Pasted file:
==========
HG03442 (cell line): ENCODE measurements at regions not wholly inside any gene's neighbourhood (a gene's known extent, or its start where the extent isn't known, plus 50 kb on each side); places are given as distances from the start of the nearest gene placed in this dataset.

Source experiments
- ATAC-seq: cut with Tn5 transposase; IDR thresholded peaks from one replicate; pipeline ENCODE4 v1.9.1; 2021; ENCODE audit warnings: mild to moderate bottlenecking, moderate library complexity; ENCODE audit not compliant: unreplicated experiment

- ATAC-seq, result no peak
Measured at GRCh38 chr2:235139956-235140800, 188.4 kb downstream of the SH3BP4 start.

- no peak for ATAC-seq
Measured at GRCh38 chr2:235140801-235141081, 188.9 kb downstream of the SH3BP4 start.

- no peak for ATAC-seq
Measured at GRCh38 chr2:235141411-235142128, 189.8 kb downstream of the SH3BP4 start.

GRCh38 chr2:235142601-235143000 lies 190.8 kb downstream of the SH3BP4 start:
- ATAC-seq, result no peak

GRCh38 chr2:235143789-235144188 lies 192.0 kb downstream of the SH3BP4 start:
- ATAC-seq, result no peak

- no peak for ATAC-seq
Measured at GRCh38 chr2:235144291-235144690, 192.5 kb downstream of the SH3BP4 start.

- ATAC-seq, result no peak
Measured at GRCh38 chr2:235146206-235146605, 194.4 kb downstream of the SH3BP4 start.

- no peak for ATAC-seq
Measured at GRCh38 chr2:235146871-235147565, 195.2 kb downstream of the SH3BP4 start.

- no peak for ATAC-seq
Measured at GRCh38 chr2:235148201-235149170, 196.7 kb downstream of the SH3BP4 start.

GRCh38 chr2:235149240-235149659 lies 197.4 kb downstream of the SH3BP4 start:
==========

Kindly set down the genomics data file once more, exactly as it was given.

HG03442 (cell line): ENCODE measurements at regions not wholly inside any gene's neighbourhood (a gene's known extent, or its start where the extent isn't known, plus 50 kb on each side); places are given as distances from the start of the nearest gene placed in this dataset.

Source experiments
- ATAC-seq: cut with Tn5 transposase; IDR thresholded peaks from one replicate; pipeline ENCODE4 v1.9.1; 2021; ENCODE audit warnings: mild to moderate bottlenecking, moderate library complexity; ENCODE audit not compliant: unreplicated experiment

- ATAC-seq, result no peak
Measured at GRCh38 chr2:235139956-235140800, 188.4 kb downstream of the SH3BP4 start.

- no peak for ATAC-seq
Measured at GRCh38 chr2:235140801-235141081, 188.9 kb downstream of the SH3BP4 start.

- no peak for ATAC-seq
Measured at GRCh38 chr2:235141411-235142128, 189.8 kb downstream of the SH3BP4 start.

GRCh38 chr2:235142601-235143000 lies 190.8 kb downstream of the SH3BP4 start:
- ATAC-seq, result no peak

GRCh38 chr2:235143789-235144188 lies 192.0 kb downstream of the SH3BP4 start:
- ATAC-seq, result no peak

- no peak for ATAC-seq
Measured at GRCh38 chr2:235144291-235144690, 192.5 kb downstream of the SH3BP4 start.

- ATAC-seq, result no peak
Measured at GRCh38 chr2:235146206-235146605, 194.4 kb downstream of the SH3BP4 start.

- no peak for ATAC-seq
Measured at GRCh38 chr2:235146871-235147565, 195.2 kb downstream of the SH3BP4 start.

- no peak for ATAC-seq
Measured at GRCh38 chr2:235148201-235149170, 196.7 kb downstream of the SH3BP4 start.

GRCh38 chr2:235149240-235149659 lies 197.4 kb downstream of the SH3BP4 start: